Then, change the water several times before introducing plants into the pool.

Two Distinct Types Of Water Lilies

Water lilies for a pool are classed as two distinct types:

  • Tropical
  • Hardy

Many gardeners prefer tropical water lilies because they hold their flowers high above the water.

Their blooms are also larger, more fragrant, and more prolific than the hardy kinds, besides continuing into late fall, long after the hardies are through.

Remember, too, that among the tropicals, you will find night-blooming species capable of adding hours of pleasure in a pool garden.

Tropical lilies are treated as annuals and purchased each spring for planting.

The hardy lilies, however, are perennial and can be kept outdoors during the winter with some protection.

The hardy lilies produce rootstocks that elongate with age. Plant these while still dormant in the early spring.

After a few years, they tend to degenerate by crowding and starvation.

Then, it is advisable to take up the rootstock and cut it into as many sections as there are “eyes.”

Each section will grow into a new plant if properly reset.

The hardy lilies bloom earlier than the tropicals and usually float their flowers on the water surface.

Ideal Planting Conditions


Water lilies can be planted in bushel-size boxes placed in the pool or planted directly in soil spread out over the entire pool bottom.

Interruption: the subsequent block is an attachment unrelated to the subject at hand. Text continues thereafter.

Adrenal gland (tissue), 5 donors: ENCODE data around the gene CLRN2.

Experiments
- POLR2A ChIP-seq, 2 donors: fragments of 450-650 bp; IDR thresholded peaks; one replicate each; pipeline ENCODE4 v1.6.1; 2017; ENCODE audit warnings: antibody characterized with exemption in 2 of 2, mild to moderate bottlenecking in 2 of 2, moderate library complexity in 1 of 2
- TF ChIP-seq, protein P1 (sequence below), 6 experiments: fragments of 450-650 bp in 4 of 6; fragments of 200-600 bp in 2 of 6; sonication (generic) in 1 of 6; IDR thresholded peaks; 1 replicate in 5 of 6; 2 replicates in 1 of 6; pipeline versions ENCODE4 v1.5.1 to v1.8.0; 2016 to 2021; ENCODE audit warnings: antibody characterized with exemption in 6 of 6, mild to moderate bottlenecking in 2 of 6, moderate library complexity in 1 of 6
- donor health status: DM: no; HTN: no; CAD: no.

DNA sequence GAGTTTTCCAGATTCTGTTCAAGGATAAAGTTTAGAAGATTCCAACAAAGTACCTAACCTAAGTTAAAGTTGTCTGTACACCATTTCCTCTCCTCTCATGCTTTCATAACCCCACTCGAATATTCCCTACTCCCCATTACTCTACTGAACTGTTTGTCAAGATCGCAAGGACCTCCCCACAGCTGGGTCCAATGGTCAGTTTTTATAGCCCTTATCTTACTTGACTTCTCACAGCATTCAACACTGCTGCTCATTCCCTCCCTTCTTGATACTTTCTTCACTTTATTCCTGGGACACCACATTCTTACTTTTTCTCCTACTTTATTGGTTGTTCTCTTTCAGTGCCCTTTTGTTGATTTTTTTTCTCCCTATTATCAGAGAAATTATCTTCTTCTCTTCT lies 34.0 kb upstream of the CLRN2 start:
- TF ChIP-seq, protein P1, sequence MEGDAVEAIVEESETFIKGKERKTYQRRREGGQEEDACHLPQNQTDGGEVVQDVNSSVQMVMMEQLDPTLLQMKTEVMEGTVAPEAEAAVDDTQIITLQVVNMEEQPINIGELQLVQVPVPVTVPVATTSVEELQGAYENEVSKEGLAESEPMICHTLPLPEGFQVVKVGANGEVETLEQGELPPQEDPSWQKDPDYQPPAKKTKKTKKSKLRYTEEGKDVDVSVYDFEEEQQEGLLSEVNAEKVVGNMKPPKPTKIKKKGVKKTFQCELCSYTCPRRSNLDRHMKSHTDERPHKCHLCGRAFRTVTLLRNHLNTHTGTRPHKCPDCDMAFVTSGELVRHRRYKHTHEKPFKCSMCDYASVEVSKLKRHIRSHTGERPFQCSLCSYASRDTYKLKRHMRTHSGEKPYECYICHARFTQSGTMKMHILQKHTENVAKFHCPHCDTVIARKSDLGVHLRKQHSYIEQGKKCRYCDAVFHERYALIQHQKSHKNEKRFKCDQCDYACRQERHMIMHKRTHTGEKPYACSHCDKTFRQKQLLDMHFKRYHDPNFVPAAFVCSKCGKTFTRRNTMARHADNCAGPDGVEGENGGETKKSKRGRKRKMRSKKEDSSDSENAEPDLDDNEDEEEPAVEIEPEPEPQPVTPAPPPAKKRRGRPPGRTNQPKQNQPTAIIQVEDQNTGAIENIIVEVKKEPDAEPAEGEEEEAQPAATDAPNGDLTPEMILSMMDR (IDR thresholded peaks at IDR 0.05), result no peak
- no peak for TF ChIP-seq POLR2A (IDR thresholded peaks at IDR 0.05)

Since the plants are heavy feeders, the soil in which they are to grow must be richly fertilized.

The preferred mixture is 3 parts of good topsoil to 1 part of well-rotted cow manure.

If the latter is unavailable, any commercial water lily grower will sell you suitable fertilizer for the plants.

To plant a tropical lily, do the following:

  • Scoop out a hole equal to the size of the pot the plant came in.
  • Then set the lily with its leaf crown above the soil surface.
  • But for a hardy water lily, lay the rootstock horizontally at least an inch below the soil surface, with the crown peeping out a little above.
  • If the lilies are planted in boxes, a half-inch of clean sand on top of each soil will keep it from washing away and clouding the water.


The time to plant tropical water lilies outside depends upon the climate.

A temperature lower than 70° degrees Fahrenheit forces the plants to become dormant—a condition from which they are slow to recover.

In the midwest, usually, they can be planted by the middle of May and even earlier in the south.

In the east and the Great Lakes regions, the first of June is more likely to provide the necessary 70° degrees Fahrenheit minimum daily and night.


Although the leaves of nymphaea lilies sometimes remain submerged after the plants are set, they will extend their petioles and reach the surface during the next day or two.

Not more than 1’ foot of water should be allowed above their crowns at planting time.

If the pool is deeper, water may gradually be added as the plants develop, but 18” inches above any plant is the greatest water depth permissible.